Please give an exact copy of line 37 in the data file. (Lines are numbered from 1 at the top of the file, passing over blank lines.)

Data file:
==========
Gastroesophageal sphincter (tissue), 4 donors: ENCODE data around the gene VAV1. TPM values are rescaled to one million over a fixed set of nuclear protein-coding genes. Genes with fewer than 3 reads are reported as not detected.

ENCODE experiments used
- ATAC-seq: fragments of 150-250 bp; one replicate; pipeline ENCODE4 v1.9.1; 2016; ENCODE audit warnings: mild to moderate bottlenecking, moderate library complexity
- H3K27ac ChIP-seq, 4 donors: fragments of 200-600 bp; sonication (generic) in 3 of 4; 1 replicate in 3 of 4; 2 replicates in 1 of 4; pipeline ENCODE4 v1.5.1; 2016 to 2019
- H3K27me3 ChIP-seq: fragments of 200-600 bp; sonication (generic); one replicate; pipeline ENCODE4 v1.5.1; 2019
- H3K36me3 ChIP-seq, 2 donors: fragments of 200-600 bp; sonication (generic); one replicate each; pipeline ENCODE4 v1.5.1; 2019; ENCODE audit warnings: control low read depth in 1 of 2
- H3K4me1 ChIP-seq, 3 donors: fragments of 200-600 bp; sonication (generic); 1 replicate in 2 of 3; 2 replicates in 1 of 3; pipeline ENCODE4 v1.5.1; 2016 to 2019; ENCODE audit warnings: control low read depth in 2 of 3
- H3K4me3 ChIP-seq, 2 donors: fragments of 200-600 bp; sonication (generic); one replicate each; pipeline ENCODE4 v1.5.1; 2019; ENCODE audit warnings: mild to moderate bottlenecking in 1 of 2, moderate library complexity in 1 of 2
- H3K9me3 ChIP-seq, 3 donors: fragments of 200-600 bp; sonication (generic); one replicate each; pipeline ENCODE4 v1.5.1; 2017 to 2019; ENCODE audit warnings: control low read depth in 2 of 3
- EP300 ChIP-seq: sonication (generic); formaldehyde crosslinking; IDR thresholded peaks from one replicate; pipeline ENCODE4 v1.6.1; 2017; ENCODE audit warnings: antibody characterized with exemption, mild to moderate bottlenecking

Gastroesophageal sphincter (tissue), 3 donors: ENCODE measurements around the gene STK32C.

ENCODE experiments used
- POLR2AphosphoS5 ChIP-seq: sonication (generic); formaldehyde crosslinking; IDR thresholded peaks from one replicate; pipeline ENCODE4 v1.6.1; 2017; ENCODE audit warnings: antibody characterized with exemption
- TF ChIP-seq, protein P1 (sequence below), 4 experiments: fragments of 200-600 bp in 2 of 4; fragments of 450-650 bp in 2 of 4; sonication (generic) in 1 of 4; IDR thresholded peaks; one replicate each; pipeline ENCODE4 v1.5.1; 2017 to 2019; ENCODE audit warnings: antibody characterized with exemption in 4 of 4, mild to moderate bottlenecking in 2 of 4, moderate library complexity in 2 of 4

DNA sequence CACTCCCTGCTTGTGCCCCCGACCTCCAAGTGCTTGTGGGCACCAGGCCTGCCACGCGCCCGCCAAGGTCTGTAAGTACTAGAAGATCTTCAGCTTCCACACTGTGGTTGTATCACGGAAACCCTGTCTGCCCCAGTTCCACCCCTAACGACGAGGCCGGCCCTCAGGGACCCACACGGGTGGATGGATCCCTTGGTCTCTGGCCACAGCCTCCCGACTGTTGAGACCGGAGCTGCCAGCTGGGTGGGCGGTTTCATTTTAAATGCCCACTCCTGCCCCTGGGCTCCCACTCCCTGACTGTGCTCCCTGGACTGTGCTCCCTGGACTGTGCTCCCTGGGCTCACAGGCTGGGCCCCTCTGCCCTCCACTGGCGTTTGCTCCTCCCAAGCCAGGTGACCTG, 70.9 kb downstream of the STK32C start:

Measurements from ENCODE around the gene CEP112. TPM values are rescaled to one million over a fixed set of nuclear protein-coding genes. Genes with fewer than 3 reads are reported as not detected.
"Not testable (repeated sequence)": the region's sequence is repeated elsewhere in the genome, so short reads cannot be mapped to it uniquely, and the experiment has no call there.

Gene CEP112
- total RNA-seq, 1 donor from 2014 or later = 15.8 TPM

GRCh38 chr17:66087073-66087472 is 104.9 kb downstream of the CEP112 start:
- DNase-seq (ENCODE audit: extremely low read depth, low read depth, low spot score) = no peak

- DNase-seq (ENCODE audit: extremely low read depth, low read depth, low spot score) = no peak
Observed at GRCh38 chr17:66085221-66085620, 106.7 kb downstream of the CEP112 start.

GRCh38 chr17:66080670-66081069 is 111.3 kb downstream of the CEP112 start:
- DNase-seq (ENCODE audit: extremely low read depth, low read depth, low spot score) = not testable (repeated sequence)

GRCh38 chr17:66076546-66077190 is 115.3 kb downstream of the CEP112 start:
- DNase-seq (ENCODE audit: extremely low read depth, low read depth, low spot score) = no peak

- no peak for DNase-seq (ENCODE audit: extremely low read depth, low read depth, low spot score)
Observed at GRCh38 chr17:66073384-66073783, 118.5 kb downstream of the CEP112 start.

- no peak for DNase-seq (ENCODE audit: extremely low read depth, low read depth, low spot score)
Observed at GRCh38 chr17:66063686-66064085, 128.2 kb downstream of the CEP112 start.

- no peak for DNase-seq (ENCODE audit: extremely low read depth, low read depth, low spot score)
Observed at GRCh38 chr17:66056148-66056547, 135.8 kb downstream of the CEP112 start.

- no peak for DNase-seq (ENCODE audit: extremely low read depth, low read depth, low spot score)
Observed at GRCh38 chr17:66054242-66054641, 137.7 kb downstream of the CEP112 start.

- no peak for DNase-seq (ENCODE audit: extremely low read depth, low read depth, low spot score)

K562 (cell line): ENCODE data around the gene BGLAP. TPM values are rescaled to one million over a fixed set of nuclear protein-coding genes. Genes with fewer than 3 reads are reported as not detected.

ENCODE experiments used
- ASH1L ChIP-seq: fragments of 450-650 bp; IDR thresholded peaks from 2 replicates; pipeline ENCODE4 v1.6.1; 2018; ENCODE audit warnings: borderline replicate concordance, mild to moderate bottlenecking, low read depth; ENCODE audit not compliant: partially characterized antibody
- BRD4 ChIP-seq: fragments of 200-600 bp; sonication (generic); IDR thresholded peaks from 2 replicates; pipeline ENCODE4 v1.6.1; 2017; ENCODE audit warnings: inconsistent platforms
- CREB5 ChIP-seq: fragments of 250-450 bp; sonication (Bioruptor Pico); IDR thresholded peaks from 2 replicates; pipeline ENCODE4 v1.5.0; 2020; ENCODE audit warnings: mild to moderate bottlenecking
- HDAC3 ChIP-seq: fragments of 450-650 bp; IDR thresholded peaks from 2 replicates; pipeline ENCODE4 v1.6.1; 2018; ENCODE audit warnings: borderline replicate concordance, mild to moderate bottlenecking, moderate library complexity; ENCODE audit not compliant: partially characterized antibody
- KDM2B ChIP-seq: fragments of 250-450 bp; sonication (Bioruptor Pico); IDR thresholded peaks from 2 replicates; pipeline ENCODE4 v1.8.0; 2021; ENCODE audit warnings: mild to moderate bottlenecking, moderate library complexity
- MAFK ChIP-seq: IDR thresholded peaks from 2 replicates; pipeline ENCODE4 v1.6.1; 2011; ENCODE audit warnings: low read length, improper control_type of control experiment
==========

K562 (cell line): ENCODE data around the gene BGLAP. TPM values are rescaled to one million over a fixed set of nuclear protein-coding genes. Genes with fewer than 3 reads are reported as not detected.